Last week I received a mysterious message from Larry Gifford, host of the podcast “When Life Gives You Parkinson’s”. Would I like to join him, along with other luminaries in the Parkinson’s world plotting the ENDGAME for Parkinson’s. This global alliance of advocates have pledged to take united actions towards ending Parkinson’s and they need me to join them.
He went on to say that I was identified as an advocate who is ready activate my personal super powers to aid in uniting 50 million voices to prove Parkinson’s matters and build a real urgency to end Parkinson’s. The group is targeting leaders in the PD space to join forces with them prior to going fully public around World Brain Day on July 22, 2020. At that time, we’ll begin more public recruiting efforts.
So Larry, you really know how to get people to join your mission. You had me at activating my personal super powers. Wow! Does that come with an iconic costume? I think Wonder Woman’s tiara would be nice, along with those cool wrist bracelets. Talk about having super powers.
Last Monday, there was a Zoom meeting with a number of recruits waiting to be admitted into this “super power” group. We learned that the ultimate goal is to unite 50 million voices to prove Parkinson’s matters and build a real urgency to end Parkinson’s. We were an important part of making this happen, by reaching out to our networks and inviting People with Parkinson’s (PwP’s) and their families and friends who are impacted by Parkinson’s. After all, there are only about 10 million PwP’s now, but if each of us invites 4 other people, we will be a force to be reckoned with. We need our number of advocates we can build urgency for prevention and a cure, much as the AIDs community did in the 1980’s-1990’s.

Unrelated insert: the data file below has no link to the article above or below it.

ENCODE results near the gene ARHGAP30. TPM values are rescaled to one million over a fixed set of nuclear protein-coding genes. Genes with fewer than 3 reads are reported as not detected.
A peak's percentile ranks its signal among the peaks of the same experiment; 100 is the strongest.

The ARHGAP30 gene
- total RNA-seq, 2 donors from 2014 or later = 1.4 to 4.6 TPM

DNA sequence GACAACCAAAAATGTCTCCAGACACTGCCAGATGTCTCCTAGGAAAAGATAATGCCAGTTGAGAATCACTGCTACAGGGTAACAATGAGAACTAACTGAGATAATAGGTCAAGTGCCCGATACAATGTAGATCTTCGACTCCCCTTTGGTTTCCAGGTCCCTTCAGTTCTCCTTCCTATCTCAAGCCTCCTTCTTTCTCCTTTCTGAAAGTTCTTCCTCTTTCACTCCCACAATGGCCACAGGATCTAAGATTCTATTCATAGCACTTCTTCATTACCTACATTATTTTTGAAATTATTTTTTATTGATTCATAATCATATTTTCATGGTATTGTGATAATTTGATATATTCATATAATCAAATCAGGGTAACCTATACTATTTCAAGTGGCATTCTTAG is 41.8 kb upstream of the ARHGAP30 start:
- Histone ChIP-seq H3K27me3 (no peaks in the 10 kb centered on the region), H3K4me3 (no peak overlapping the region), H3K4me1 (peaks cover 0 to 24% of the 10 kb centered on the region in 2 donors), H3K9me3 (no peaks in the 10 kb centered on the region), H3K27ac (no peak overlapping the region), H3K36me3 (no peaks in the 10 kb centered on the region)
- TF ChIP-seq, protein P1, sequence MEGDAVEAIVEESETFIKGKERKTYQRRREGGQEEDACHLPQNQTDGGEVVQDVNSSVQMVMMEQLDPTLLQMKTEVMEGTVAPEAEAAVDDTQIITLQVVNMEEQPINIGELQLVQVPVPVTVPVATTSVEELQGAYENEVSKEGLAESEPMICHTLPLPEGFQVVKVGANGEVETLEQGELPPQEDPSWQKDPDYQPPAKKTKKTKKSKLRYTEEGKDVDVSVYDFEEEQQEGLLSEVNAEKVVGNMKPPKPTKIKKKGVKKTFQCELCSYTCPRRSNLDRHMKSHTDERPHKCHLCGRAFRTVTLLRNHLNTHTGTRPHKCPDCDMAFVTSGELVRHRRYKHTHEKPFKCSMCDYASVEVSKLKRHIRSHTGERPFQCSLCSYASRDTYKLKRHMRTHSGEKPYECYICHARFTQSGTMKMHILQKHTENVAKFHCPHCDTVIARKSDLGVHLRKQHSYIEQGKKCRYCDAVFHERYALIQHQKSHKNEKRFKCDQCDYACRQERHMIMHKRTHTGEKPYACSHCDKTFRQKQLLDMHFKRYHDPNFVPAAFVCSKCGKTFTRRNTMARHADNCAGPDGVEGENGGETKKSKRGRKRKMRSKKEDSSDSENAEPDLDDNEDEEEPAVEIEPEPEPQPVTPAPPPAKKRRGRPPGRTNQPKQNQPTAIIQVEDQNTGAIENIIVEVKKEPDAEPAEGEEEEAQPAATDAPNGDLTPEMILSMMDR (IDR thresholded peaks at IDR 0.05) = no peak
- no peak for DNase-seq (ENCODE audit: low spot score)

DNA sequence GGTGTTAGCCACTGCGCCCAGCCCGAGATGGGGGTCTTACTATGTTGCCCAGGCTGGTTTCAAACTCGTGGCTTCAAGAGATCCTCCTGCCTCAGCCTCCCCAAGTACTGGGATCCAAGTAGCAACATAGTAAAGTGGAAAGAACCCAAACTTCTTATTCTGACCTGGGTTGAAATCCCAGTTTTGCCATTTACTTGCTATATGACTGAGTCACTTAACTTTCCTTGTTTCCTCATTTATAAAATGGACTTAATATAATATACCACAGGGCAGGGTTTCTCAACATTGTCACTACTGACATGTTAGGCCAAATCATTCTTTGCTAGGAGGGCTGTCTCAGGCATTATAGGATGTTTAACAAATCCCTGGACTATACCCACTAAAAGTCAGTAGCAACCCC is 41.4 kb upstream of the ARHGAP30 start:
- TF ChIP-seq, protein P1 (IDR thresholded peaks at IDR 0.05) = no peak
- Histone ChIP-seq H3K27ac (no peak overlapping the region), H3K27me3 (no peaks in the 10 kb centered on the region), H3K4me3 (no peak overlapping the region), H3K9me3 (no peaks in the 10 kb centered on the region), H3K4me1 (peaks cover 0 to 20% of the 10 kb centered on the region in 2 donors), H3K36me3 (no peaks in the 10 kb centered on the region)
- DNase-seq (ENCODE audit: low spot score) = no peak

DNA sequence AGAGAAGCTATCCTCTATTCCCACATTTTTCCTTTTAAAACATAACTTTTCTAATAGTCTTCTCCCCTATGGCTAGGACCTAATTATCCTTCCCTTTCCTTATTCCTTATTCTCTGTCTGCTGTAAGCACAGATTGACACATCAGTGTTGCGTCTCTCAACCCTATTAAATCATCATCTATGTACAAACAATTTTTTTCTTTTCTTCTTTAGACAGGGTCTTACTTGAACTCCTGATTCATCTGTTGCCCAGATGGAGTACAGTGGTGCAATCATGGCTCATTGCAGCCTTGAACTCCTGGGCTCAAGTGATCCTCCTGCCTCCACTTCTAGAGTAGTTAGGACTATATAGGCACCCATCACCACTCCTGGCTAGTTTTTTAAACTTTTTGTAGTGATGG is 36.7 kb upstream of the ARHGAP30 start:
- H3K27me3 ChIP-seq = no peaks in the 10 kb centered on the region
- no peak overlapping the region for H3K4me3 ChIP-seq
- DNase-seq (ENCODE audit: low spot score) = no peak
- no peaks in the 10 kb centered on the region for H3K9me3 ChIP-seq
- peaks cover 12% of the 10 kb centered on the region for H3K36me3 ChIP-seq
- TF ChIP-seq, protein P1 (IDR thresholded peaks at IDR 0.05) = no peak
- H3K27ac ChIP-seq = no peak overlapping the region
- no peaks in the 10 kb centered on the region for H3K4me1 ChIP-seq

So this is where all of you come in. Go to their Facebook Page PD Avengers and sign on to this very important mission. All of the information is there. I am giving you just their Vision and their Mission here:
We are inspired by and work in partnership with the authors of the book “Ending Parkinson’s Disease.”
OUR VISION (Longest Term Goal): Ending Parkinson’s.
OUR MISSION (3 to 5 Years Goal): Unite 50 million voices to prove Parkinson’s matters and to build a sense of real urgency to end Parkinson’s.
It seems like an oxymoron. How can we have gratitude while quarantined because of the Covid Pandemic? Our lives are disrupted in so many ways. What good can come of it?
I took a yoga class the other day with a yoga instructor who talked a lot about gratitude during our practice. Throughout the session, she reminded us to think of something we were grateful for. And to put a smile on our face. When you smile, you can’t help but feel better.